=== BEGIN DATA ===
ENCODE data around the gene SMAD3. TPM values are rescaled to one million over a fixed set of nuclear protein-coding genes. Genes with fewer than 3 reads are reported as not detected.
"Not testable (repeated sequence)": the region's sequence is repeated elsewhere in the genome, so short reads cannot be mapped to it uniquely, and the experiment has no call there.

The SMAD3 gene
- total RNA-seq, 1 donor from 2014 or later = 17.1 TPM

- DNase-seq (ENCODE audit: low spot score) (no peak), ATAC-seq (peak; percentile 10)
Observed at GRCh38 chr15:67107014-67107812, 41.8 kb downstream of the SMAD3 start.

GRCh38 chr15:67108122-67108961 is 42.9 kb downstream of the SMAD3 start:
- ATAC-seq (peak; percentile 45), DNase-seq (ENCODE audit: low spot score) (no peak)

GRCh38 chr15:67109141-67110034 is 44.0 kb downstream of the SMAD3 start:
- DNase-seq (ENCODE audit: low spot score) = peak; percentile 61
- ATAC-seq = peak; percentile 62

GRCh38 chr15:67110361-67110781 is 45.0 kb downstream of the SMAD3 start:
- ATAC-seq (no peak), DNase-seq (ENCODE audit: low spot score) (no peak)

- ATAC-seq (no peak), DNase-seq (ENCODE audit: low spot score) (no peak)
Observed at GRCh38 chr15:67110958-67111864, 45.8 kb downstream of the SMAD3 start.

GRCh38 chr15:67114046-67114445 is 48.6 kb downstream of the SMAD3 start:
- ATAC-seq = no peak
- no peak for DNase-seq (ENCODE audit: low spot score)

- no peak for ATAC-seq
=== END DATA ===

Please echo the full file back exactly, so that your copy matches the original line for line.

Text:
ENCODE data around the gene SMAD3. TPM values are rescaled to one million over a fixed set of nuclear protein-coding genes. Genes with fewer than 3 reads are reported as not detected.
"Not testable (repeated sequence)": the region's sequence is repeated elsewhere in the genome, so short reads cannot be mapped to it uniquely, and the experiment has no call there.

The SMAD3 gene
- total RNA-seq, 1 donor from 2014 or later = 17.1 TPM

- DNase-seq (ENCODE audit: low spot score) (no peak), ATAC-seq (peak; percentile 10)
Observed at GRCh38 chr15:67107014-67107812, 41.8 kb downstream of the SMAD3 start.

GRCh38 chr15:67108122-67108961 is 42.9 kb downstream of the SMAD3 start:
- ATAC-seq (peak; percentile 45), DNase-seq (ENCODE audit: low spot score) (no peak)

GRCh38 chr15:67109141-67110034 is 44.0 kb downstream of the SMAD3 start:
- DNase-seq (ENCODE audit: low spot score) = peak; percentile 61
- ATAC-seq = peak; percentile 62

GRCh38 chr15:67110361-67110781 is 45.0 kb downstream of the SMAD3 start:
- ATAC-seq (no peak), DNase-seq (ENCODE audit: low spot score) (no peak)

- ATAC-seq (no peak), DNase-seq (ENCODE audit: low spot score) (no peak)
Observed at GRCh38 chr15:67110958-67111864, 45.8 kb downstream of the SMAD3 start.

GRCh38 chr15:67114046-67114445 is 48.6 kb downstream of the SMAD3 start:
- ATAC-seq = no peak
- no peak for DNase-seq (ENCODE audit: low spot score)

- no peak for ATAC-seq